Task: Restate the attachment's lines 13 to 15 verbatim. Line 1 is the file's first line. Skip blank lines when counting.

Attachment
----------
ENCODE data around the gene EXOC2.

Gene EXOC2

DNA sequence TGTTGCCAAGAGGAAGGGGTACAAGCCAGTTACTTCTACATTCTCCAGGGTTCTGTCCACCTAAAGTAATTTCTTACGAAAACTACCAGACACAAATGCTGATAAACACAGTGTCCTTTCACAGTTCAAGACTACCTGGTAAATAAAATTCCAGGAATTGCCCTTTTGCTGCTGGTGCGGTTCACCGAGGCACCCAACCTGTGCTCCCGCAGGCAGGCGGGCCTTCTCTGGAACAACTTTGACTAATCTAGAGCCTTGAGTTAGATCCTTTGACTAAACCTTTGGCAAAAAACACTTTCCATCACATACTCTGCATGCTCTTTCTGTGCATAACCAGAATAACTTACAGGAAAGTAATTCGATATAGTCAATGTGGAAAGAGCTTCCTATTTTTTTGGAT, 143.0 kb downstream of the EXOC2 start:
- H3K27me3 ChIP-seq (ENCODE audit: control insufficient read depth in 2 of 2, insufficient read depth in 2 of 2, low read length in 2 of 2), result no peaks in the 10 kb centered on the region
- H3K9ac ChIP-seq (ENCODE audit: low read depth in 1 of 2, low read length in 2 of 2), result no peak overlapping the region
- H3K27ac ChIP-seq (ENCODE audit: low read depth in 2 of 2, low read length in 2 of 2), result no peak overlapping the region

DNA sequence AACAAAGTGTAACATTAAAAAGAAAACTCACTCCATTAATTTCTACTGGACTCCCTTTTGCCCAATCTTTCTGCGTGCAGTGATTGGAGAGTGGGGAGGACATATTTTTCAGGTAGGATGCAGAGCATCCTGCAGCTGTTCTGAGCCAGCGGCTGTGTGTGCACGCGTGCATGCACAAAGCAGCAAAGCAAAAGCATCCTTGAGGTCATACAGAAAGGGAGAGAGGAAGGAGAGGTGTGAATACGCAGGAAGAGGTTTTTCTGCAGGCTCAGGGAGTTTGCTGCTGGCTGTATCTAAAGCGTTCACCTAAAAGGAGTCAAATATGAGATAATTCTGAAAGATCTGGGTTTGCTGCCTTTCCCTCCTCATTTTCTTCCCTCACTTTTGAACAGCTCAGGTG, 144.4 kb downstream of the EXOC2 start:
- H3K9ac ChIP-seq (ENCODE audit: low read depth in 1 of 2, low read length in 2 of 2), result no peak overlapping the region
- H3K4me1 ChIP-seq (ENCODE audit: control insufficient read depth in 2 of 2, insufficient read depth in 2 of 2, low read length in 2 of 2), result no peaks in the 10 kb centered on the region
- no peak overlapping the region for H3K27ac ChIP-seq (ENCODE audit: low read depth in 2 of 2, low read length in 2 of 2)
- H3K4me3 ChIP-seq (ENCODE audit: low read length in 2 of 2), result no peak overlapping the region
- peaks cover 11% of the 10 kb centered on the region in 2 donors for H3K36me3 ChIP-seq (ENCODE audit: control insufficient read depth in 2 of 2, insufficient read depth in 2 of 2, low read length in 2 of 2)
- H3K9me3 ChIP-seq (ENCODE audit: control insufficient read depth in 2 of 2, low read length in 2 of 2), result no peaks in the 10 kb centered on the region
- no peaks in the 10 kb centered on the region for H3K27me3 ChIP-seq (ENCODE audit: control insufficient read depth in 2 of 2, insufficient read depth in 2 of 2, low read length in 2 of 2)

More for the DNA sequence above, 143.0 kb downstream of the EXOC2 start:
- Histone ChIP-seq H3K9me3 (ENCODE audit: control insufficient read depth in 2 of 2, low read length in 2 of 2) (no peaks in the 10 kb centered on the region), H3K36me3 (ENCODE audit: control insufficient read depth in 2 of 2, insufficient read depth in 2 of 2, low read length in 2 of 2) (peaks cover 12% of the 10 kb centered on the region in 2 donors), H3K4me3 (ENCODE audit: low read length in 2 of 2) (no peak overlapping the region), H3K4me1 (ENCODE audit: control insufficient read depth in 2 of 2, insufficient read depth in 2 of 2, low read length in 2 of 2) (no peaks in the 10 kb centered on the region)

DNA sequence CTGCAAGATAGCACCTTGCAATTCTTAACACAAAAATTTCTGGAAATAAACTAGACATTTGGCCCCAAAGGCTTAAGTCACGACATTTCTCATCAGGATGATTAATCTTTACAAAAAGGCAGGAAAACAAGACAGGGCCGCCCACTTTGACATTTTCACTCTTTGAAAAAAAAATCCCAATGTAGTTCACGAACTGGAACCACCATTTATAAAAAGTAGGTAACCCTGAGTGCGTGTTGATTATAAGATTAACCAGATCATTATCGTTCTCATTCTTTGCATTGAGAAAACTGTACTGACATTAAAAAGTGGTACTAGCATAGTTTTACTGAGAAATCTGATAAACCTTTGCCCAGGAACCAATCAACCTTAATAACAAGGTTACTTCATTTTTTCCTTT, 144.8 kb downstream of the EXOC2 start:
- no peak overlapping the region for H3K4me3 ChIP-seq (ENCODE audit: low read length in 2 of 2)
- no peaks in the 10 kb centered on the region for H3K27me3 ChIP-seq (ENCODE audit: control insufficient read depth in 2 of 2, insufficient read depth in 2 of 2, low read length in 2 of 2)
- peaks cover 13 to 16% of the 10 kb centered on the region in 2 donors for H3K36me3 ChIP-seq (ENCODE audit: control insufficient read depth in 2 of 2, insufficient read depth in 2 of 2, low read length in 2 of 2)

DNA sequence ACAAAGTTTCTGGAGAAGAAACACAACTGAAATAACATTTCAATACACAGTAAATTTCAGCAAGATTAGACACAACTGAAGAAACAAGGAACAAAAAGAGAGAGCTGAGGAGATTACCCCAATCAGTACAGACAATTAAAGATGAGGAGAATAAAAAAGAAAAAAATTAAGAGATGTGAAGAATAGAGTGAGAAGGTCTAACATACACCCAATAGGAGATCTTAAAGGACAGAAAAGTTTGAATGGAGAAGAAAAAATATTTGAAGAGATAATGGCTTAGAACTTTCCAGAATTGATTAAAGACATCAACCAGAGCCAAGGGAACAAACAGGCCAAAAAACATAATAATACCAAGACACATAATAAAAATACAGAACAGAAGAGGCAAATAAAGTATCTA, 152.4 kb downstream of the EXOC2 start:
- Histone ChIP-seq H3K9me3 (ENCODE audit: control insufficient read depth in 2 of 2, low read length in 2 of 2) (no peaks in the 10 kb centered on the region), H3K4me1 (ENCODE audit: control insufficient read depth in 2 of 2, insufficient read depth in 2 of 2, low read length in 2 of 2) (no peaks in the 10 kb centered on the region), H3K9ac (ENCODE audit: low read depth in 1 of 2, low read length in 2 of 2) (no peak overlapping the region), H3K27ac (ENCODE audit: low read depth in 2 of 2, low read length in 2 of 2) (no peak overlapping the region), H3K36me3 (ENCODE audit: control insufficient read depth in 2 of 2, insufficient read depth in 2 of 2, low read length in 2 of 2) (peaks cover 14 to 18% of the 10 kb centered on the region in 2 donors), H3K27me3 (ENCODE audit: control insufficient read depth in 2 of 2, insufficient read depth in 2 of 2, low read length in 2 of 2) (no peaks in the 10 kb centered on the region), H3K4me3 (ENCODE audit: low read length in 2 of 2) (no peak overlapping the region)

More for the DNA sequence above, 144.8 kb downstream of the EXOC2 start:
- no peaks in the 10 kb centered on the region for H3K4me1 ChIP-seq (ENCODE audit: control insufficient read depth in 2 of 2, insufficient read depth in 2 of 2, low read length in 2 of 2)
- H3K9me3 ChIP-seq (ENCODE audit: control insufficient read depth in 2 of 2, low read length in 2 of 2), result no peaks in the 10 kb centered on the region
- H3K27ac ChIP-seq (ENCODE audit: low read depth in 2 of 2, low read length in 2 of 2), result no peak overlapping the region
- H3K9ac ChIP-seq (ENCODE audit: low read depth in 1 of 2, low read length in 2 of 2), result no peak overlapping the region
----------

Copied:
- H3K9me3 ChIP-seq (ENCODE audit: control insufficient read depth in 2 of 2, low read length in 2 of 2), result no peaks in the 10 kb centered on the region
- no peaks in the 10 kb centered on the region for H3K27me3 ChIP-seq (ENCODE audit: control insufficient read depth in 2 of 2, insufficient read depth in 2 of 2, low read length in 2 of 2)

More for the DNA sequence above, 143.0 kb downstream of the EXOC2 start: